The tiny pins are made of brass. There are bottom and top pins of varying lengths. Combined, they come to a certain length (I think, 3/8” combined). The bottom pin, the part that contacts key interacts with the “V” grove on key. Combined, the “V” grove and the bottom pin also come to a combined measurement (but not sure of that measurement).
    If you lay out the bottom pins on a table, and they are touching the key in respective key groves, you should be able to lay a straight edge on top of pins and they all touch the straight edge (no gaps)

    This picture is of a house lock – but the pin operation is the same. The pin diameter and length are different, though.
    maestra_2.png

    In this case, there is one pin slightly off. Just enough that lock will not operate.
    1_07-bitting_too_low_side.png

    Door Lock Cylinder.jpg
    This is a picture of a door lock cylinder. Trunk lock cylinders look close, but not quite – mainly at the end. This is first one I’ve ever seen that is gold in color, and not gray metal.
    Trunk Lock b.jpg
    This is a trunk lock cylinder. Pink arrow is detachable via the spring at white arrow. Each body style uses a different rod, so most of Chrysler trunk lock cylinders come with several rods to chose from (or you can reuse your existing one).
    This one is clip on. About 1/2 of FMJ's use clips (black/blue arrows) and other half of trunk lock cylinders have a large metal nut. As long as you have the nut (or clip), it doesn't matter which one you use.


    The top cap pops right off (brown arrow, second picture up) – but be VERY careful, because there is several springs and small pins just WAITING to ESCAPE (and never to be seen again). The springs can be attracted to a magnet, as well as the cap. The pins are brass, and the only thing that attracts them, is a vacuum cleaner (again, never to be seen again).

    If you attempt to take one apart – so somewhere where you can control the small parts – if they wish to escape (and not roll off, get blown away with a fan or played with by a pet cat, get jumped on by a cat, and so on). By the way, I don’t have cats any longer, for some odd reason . . .
    If your eyes don’t work as well as they used to, using reading glasses (or something) may be a valuable tool.

    Also, ff you attempt to recode one of these yourself, see if you can get ahold of a small and shallow multi-pocketed tray, like for beads, jewelry, etc. and keep both pins together (for each hole). The springs are the only thing that doesn’t matter as to which hole. When Removing the pins, keep a finger over the other holes and turn cylinder upside-down – to keep things from getting mixed up. Sometimes it gets mixed up without trying.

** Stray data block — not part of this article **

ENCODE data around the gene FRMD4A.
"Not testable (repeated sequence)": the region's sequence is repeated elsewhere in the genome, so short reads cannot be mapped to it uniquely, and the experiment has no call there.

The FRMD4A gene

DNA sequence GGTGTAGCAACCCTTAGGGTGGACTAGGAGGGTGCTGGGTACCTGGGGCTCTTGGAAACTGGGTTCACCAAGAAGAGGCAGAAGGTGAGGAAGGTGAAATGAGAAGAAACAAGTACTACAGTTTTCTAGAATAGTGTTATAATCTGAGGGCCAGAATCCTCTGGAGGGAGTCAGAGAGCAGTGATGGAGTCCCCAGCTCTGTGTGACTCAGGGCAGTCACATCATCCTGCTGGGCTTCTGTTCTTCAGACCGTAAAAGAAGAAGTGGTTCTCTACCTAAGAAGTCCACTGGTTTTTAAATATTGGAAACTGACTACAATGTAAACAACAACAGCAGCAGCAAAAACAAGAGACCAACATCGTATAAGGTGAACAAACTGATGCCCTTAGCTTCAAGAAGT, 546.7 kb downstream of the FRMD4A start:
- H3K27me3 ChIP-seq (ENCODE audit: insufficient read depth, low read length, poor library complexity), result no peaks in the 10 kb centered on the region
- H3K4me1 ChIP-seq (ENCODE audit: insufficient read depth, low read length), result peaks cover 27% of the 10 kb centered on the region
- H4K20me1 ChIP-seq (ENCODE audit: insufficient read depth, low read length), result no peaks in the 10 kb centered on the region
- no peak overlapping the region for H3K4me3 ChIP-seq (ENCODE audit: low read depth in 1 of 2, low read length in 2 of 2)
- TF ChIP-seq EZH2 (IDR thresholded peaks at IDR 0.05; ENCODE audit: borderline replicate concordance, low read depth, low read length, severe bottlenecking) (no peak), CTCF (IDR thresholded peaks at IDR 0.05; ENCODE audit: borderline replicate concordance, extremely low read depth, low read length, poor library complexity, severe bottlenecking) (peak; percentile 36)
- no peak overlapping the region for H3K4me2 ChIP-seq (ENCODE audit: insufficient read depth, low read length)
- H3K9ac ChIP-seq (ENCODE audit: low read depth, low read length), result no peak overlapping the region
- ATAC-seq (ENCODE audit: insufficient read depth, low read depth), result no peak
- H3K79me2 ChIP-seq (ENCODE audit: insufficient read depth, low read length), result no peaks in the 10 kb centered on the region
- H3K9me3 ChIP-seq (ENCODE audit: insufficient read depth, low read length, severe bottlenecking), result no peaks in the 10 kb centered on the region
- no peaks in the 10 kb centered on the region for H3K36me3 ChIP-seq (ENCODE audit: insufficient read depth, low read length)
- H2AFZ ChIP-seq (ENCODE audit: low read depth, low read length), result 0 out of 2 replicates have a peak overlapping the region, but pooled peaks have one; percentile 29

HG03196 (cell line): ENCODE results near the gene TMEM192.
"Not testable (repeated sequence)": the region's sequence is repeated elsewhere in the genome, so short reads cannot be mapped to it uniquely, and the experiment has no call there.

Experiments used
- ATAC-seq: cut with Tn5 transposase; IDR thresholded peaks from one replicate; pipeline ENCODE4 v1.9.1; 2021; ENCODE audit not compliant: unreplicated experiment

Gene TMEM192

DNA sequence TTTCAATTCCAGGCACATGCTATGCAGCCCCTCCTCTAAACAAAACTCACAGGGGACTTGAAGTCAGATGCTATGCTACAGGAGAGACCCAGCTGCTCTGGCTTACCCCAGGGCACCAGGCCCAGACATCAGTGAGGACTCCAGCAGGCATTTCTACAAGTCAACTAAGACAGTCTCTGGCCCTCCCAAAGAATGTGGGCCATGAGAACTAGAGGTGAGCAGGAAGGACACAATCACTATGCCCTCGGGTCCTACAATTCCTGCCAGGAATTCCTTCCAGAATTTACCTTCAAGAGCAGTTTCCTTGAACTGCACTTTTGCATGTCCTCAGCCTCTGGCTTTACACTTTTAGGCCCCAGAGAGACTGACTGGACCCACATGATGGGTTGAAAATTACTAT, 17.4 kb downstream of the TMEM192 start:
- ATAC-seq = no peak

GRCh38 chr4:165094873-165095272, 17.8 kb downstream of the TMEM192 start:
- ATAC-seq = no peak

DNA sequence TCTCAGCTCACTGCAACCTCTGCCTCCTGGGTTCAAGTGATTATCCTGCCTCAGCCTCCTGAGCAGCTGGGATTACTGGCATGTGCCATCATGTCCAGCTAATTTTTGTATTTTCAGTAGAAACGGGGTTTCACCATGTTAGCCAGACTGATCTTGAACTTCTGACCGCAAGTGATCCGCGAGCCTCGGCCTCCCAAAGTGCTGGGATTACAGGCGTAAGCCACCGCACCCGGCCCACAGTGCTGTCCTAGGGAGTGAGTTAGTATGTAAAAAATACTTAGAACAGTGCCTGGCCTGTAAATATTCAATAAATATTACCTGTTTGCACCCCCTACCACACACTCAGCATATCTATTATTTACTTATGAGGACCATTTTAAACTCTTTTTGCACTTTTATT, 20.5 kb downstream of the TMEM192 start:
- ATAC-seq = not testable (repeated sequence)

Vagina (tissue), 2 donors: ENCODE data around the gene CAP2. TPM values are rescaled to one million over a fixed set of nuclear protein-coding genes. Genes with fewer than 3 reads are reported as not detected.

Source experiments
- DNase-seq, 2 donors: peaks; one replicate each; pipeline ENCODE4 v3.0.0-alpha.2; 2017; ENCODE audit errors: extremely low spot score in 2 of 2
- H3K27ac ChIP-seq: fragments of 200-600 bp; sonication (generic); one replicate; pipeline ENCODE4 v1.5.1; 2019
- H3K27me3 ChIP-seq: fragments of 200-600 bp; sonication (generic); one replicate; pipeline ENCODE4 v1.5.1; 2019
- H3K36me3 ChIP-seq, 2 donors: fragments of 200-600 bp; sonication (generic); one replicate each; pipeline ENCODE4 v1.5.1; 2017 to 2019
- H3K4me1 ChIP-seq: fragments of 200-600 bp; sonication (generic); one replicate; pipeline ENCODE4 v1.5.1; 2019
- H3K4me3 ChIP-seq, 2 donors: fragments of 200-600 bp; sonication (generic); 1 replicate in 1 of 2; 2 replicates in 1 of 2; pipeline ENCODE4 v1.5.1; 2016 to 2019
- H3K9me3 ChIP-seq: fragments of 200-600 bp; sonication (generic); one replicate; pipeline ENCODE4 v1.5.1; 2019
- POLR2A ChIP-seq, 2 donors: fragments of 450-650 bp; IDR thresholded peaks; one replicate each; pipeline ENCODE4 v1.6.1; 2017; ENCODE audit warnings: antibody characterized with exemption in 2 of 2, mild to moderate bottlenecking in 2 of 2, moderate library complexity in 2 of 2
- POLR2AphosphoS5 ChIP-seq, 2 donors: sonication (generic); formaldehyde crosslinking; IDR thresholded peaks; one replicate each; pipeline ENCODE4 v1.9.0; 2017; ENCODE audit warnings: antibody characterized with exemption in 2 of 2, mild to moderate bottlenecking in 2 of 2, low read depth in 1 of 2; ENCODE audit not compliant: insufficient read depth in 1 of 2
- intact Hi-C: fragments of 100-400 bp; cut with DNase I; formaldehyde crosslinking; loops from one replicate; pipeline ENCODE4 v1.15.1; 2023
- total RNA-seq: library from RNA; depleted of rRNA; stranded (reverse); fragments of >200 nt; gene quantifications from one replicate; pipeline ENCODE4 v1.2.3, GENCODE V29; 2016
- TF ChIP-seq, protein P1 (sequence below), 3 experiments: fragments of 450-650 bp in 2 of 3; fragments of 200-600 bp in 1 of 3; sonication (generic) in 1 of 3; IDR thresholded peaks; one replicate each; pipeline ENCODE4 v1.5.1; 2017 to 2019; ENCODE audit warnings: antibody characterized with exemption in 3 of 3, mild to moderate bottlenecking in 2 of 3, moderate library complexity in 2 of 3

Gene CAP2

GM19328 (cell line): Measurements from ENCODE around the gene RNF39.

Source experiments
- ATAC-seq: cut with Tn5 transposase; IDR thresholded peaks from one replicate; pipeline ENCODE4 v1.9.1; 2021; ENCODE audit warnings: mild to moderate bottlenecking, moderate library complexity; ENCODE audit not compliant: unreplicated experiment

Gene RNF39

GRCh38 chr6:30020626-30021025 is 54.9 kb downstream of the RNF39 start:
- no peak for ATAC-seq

My experience is a new lock cylinder will have 2 to 4 pin combo’s you need - but the other 1 to 3 pin combos are duplicates or not needed ones. In most cases, if keying to a new key (like to match a new ignition key), a new lock cylinder and using your old lock cylinder will give most people enough parts to make full set.

    If you don’t quite have enough pin pairs, you can elect to install lock cylinders with less than a full set of pins. Thirty or forty years ago, it wasn’t recommended. Now, people hardly have these keys on them, so chances of someone getting a random key to fit your is already very slim and then the chance of the random key working on your (less a pin) cylinder is still more slim chance (or, however you want to say that).
    Besides, if a thief is determined to steal your car – a lock cylinder (except for maybe a broken one) will slow him down but won’t stop him.


    Generally, it is not a bad idea to just take your new key in with lock cylinders and get a locksmith to do it. The job is not difficult, but the chances of losing parts or getting pins mis-matched is high (I’m an expert on that part). Also working on small parts is not as easy for me as it once was. Using metal needle nose pliers is not recommended, for it is easy to scratch the brass. Insert a scratched pin into a lock cylinder – it might never come back out.

    This is an example of the newer Chrysler double-sided lock cylinders. They use wafers instead of pins. Also, they are numbered (you can see numbers stamped on the brass).
    This picture is for a BMW – but it looks just like a Chrysler setup, somewhat. These are easier to work with – but those lock cylinders are designed to only assembled one-time. I’ve tried to recode them, and they can give a person never-ending grief if recoded a second time.
    BMW-lock-09-wafers.jpg
    BudW
     
    Last edited: May 24, 2018